Given the usual Texas humidity and the heat index, Stubb’s Barbeque may have not expected such a full house. Yet, with the band’s new lead single “Feel It Still” topping iTunes charts and garnering Grammy buzz as their biggest hit to date, the sold-out Austin audience thirsty for moxie-driven alternative rock was no surprise.
Story by Henry Youtt
Portugal. The Man doesn’t mess around. Opening up with explosive covers of Metallica’s “For Whom the Bell Tolls” and Pink Floyd’s “Another Brick in the Wall Part 2,” the five-person band stuck out their chests from the start, tearing up bold classics clearly influential on the band’s ever-developing sound. From the moment they stepped on stage, frontmen John Gourley and Zachary Carothers’ gutsy grit and devilish charm commanded the attention of the outdoor venue.
A message lit up on their set visual, reading, “Sorry! We’re bad at stage banter. We’re Portugal. The Man! Just making sure you’re at the right concert.” Stay any longer and that would’ve been hard to miss, as the simple but captivating drumbeat to their chart-topping new track broke the silence and every pair of sneakers started moving.
With the band’s latest album, “Woodstock,” these “rebels just for kicks” brought along more swagger and more nerve, conjuring a stronger yet slicker sound from the rock ‘n’ roll of late last century that was reworked, reshaped and renewed with a tone true to their comically countless past albums. Performances of songs from the 2017 album “Number One” and “Noise Pollution” ushered in that amped-up new mood with other songs such as “Live in the Moment” and “Rich Friends,” assuring veteran fans that the old Portugal. The Man was not dead yet.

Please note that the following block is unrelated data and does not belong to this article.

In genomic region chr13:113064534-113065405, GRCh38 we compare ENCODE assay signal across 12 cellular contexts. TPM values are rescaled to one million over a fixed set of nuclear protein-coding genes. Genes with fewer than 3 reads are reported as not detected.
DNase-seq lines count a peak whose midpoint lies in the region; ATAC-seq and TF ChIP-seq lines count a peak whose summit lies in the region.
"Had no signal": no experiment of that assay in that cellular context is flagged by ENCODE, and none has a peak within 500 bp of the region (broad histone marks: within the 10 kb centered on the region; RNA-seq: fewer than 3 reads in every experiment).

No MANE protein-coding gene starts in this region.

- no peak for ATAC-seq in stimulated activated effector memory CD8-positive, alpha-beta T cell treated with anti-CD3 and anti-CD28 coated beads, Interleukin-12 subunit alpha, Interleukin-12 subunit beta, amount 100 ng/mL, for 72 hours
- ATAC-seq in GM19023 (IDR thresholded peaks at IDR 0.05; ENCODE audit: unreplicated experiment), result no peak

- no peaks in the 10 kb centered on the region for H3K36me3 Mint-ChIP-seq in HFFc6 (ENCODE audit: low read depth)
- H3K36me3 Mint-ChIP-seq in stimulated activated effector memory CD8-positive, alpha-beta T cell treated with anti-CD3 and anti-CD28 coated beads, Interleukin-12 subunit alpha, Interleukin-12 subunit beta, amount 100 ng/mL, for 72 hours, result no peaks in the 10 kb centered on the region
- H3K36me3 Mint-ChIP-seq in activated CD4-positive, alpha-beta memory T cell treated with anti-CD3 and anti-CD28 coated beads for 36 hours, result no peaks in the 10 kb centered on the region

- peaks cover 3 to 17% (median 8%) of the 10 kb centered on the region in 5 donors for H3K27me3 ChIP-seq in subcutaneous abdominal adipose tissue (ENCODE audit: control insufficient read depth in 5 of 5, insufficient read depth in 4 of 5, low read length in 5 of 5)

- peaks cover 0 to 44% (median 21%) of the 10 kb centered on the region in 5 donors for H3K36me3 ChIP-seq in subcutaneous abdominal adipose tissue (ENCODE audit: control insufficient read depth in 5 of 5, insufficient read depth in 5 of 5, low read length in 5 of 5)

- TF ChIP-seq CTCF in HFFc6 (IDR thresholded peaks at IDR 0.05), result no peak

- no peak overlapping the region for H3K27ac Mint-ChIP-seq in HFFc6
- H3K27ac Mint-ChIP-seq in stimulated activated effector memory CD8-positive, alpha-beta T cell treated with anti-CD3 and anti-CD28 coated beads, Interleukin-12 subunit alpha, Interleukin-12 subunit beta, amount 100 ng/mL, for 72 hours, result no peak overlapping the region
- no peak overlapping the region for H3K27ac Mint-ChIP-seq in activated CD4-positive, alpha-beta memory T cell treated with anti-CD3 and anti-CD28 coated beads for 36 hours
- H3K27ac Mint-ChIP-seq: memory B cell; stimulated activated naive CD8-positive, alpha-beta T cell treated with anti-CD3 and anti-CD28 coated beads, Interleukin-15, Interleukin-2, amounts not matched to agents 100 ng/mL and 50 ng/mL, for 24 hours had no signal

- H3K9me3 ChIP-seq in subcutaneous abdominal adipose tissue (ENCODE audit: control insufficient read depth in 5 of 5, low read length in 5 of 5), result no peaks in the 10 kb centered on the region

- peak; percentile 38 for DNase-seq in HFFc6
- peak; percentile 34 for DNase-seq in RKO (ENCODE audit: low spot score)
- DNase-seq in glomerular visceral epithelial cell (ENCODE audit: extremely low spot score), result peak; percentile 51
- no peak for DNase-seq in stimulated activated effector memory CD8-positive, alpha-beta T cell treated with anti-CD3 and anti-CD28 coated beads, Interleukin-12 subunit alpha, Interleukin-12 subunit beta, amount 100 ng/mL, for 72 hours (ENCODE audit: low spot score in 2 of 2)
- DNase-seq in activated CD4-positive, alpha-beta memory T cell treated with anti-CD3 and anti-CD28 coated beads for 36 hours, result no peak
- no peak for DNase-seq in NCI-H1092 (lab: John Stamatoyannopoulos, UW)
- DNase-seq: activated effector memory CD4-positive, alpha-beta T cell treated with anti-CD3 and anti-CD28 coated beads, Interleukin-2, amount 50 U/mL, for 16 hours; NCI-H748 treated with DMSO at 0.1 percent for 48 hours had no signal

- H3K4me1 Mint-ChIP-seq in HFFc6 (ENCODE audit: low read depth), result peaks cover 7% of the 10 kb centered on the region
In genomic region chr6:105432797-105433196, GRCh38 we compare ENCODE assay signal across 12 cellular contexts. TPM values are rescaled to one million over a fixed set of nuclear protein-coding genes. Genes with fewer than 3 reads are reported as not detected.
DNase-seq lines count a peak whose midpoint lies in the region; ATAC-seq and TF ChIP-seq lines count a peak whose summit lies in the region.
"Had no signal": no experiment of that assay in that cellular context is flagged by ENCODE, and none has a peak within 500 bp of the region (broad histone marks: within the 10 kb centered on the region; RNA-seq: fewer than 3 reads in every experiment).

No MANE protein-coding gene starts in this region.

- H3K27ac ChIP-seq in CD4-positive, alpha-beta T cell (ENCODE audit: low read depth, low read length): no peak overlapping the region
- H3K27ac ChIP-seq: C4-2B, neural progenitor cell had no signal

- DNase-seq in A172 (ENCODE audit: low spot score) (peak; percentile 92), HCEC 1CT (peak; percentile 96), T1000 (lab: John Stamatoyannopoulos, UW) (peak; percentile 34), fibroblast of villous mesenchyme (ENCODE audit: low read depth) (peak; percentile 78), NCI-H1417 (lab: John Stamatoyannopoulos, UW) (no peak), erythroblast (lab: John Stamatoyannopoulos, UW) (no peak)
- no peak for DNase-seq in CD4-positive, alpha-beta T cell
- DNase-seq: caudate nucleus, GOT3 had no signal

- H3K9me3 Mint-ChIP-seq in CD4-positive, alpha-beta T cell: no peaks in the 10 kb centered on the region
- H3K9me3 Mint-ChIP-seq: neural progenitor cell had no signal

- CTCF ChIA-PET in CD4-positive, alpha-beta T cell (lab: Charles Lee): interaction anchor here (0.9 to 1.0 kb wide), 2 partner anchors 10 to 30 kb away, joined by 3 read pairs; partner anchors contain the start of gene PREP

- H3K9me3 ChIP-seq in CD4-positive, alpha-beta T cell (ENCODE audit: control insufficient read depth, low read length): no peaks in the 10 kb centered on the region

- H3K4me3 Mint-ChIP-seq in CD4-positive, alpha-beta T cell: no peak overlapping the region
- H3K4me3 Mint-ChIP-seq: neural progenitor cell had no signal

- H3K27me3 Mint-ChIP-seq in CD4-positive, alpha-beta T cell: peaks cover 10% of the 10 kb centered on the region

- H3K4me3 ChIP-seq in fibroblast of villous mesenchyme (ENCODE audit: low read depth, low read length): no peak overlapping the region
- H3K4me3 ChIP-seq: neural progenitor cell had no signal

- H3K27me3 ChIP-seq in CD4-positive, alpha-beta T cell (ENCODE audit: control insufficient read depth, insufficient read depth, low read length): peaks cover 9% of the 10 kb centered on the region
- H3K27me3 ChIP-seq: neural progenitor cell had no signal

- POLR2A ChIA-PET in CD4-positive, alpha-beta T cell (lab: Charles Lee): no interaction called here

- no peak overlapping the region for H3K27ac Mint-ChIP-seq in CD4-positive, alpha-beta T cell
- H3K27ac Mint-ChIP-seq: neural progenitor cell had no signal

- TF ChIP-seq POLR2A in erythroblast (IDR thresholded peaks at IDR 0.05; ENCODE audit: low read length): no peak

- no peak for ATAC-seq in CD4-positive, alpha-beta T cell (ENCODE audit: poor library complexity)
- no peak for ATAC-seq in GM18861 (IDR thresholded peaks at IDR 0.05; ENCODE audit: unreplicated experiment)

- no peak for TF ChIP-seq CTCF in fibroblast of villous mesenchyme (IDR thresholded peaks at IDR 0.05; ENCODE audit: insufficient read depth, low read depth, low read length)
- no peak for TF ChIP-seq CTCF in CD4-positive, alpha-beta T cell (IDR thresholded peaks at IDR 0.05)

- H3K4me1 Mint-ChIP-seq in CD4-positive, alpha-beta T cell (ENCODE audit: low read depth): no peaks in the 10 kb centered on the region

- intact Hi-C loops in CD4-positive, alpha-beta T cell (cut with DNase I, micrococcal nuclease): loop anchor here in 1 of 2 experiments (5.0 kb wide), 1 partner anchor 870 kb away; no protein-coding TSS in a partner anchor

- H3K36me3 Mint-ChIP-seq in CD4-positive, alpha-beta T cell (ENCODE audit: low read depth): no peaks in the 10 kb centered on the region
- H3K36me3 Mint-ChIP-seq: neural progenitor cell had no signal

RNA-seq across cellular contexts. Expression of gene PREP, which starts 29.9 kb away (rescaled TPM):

Rehashing old hits made a backup vocalist out of every audience member, as they belted lyrics littered with spunk, spirit and nostalgia. As the band played “Purple Yellow Red and Blue” and “Modern Jesus” from their 2013 album,“Evil Friends,” the crowd became fluid, flowing and jumping as one body. A visual reflection of the band’s anthropomorphic animations danced and shook on the screen behind them as colorfully abstract patterns fluttered alongside a bright psychedelic light show. Such punk pageantry made the performance of fan favorite “Waves,” irresistibly intimate and viciously passionate, all the more magical.
As the night turned toward a close, the modern American rockstars finished where they started, covering an Oasis song, “Don’t Look Back in Anger,” punctuated with improvised solos and playful guitar riffs.
“I liked Portugal. The Man before they sold out,” the band’s new merchandise shirt reads. Cocky? Sure. But when has that ever stopped a rockstar?